Brandon Marshall– This guy is just oozing potential, and has reportedly been busting his butt over the off-season (including speed training in Chris Carter’s highly-touted program). The Air Marshall was one of the stars of last year’s camp before a preseason knee injury took him out of the lineup for several weeks and slowed his development. He looked tentative for a while after his return, and another good camp could go a long ways towards establishing the confidence that he needs. How quickly he develops could be one of the key factors in determining just how dangerous our passing game can be this year. Also, his size and strength give him a chance to be a great run blocker, one of the underrated aspects of his potential IMO. Hopefully the coaching staff will keep after him to work hard in this area–as downfield blocking from our receivers has been one of the keys to our running game over the years.

BEST POSITION BATTLE:

Hixon vs. the Field for the RS job. For a position that’ll be as hotly contested as any in camp, it’s hard to pick just one battle–but I’ll go with this one as I think it may be one of the most wide open competitions this summer. Also, we all know how badly our return game sucked last year–it could be really big for us if a legit threat emerges from the pack. If Hixon plays to his timed 4.34 speed, he can be dangerous.
PROJECTED DEPTH CHART:

1. Javon Walker
2. Brandon Marshall
3. Rod Smith
4. Brandon Stokley
5. Quincy Morgan
6. Domenik Hixon

TIGHT ENDS

OVERVIEW:

With the return of Dan Graham to Colorado, someone is likely to get caught in the numbers crunch here– TC could go a long way towards determining who it is. Graham will need some reps to get comfortable with Cutler, and with the O-line, but with his injury history the coaching staff will have to balance his need to learn against the risk of him getting dinged up and having it linger into the season. For that reason, I suspect that the Chef will get plenty of chances to work with the starters (not just in two-TE sets). No question TC will be big for Tony Scheffler, who like Marshall needs to build some confidence and consistency going into the season. Chef also needs some serious work on his blocking, and that should be a major area of focus for him. Stephen Alexander, Teyo Johnson, Nate Jackson, Chad Mustard and Mike Leach round out a pretty deep group of TEs (though we all know Leach is really just a badass long snapper who probably wouldn’t play offense except for emergency duty). With two capable receiving TEs at the top of the depth chart, I think converted wide receivers Jackson and Johnson are really facing long odds to make the team this year, unless one of them absolutely lights it up in camp.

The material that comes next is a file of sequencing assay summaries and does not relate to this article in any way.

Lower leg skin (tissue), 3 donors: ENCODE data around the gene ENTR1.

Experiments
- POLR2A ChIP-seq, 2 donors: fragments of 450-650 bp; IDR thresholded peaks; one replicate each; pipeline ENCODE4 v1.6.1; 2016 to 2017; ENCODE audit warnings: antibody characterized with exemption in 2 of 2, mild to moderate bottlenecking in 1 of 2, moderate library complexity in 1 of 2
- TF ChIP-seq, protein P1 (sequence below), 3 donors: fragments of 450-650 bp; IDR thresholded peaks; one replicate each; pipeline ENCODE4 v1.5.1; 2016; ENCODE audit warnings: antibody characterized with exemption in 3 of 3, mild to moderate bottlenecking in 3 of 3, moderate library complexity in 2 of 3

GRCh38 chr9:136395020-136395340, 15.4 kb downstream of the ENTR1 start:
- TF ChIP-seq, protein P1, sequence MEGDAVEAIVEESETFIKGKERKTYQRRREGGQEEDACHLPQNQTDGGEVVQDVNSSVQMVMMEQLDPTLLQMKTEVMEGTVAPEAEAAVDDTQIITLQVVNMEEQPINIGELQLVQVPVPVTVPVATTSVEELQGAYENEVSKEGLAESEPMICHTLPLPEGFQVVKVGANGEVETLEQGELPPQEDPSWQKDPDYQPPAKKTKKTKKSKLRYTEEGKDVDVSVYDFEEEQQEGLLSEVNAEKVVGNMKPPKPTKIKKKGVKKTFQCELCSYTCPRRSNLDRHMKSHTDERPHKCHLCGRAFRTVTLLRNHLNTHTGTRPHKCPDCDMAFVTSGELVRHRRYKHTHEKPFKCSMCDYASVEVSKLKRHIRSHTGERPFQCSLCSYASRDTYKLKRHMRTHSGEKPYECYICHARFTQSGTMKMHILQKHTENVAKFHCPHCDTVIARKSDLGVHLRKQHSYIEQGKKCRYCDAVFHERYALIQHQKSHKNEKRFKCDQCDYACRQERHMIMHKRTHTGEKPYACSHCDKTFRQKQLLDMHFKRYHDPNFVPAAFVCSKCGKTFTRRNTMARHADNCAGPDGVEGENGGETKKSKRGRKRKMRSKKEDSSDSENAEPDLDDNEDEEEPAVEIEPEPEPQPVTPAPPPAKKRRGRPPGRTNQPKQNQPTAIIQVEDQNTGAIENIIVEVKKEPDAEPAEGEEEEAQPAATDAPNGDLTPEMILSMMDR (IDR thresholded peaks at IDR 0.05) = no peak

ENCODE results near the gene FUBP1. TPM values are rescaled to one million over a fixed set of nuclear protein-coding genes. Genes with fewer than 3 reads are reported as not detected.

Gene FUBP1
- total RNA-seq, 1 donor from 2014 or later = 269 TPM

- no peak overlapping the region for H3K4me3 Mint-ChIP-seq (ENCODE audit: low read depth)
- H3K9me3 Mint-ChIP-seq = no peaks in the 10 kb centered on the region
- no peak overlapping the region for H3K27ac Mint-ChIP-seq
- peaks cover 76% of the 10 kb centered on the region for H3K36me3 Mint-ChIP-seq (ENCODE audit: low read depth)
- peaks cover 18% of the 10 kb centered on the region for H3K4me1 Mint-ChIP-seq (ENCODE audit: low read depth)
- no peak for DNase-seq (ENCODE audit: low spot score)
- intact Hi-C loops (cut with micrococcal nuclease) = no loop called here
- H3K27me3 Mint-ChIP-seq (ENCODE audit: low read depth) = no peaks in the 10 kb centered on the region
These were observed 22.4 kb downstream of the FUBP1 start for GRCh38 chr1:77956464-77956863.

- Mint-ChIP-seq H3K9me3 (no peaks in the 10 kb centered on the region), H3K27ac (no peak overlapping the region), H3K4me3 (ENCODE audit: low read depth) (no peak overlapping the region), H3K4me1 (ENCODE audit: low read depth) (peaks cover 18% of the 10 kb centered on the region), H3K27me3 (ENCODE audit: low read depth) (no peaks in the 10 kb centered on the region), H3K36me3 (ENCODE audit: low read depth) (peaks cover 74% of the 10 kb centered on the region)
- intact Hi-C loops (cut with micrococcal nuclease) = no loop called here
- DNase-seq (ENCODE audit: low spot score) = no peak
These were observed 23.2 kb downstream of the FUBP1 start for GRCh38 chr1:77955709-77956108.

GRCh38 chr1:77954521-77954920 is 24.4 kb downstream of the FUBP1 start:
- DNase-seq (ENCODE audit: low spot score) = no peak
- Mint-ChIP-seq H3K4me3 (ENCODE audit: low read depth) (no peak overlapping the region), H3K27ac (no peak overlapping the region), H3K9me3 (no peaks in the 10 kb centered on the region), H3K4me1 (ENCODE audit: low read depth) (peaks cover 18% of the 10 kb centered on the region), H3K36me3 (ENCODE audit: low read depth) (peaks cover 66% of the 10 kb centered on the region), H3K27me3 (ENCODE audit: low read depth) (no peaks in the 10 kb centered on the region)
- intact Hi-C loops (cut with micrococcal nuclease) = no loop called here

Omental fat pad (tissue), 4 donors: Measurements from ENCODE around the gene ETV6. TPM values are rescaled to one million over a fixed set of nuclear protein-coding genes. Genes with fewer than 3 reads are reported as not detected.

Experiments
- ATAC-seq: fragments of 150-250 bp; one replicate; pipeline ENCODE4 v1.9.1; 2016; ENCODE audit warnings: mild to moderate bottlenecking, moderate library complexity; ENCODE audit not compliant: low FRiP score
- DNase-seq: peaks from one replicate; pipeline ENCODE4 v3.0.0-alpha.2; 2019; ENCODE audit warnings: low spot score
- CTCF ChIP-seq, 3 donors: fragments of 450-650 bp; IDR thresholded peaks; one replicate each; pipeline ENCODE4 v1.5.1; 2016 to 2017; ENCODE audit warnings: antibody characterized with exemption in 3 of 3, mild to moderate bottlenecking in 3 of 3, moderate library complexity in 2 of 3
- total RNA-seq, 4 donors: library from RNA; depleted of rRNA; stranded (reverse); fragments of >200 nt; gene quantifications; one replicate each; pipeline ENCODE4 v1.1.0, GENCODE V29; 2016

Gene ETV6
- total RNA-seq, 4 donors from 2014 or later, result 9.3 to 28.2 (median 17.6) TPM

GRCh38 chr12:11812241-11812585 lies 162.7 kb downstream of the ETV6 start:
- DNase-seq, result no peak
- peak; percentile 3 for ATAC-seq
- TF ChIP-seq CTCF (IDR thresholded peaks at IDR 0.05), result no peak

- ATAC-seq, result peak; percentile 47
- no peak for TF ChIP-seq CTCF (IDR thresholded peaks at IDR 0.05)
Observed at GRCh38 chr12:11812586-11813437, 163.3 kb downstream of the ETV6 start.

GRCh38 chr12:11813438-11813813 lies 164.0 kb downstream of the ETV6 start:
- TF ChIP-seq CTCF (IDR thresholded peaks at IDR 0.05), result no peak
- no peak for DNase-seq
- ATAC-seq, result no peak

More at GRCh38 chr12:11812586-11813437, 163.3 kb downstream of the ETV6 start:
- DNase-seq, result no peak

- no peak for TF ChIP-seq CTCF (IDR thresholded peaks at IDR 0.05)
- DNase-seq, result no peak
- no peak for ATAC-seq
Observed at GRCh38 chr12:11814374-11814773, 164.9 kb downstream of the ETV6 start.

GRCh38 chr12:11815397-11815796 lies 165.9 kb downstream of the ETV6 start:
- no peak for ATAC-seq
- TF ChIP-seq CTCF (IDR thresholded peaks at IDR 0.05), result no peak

PLAYER TO WATCH:

Gotta go with the Chef here, as camp will give him a golden opportunity to refine some of the impressive skills he flashed down the stretch last year. the more he improves that blocking, the more involved in the offense he’s going to be. Now that he’s had a year to make the leap from a small school and adjust to the speed of the NFL, we should see that athleticism start to show itself more and more. He can be a weapon that we move all over the field, and I’m expecting him to make some big plays for us this season.

BEST POSITION BATTLE:

Chad Mustard vs. Stephen Alexander– I think this will be the battle for the last roster spot at TE. I think we may only carry four TEs this year, and IMO Graham, Chef and Leach have their spots all but locked up. With the balanced Graham likely to start, I can see us keeping one pure receiving TE (Scheffker) and one pure blocking TE (Mustard)– if we want to go with a more balanced TE in that last spot, it will be Alexander, and if we keep five this year I think he has the best chance at the fifth spot.
PROJECTED DEPTH CHART:

1. Daniel Graham
2. Tony Scheffler
3. Chad Mustard
4. Mike Leach

Line Break

Thanks, again, to Dogfish for his excellent position reviews leading into Training Camp this month. I’ll attempt get his O-line Camp Preview up later today.

For more pictures and info about the first day of Mini-Camp check out Andrew Mason’s Blog: HERE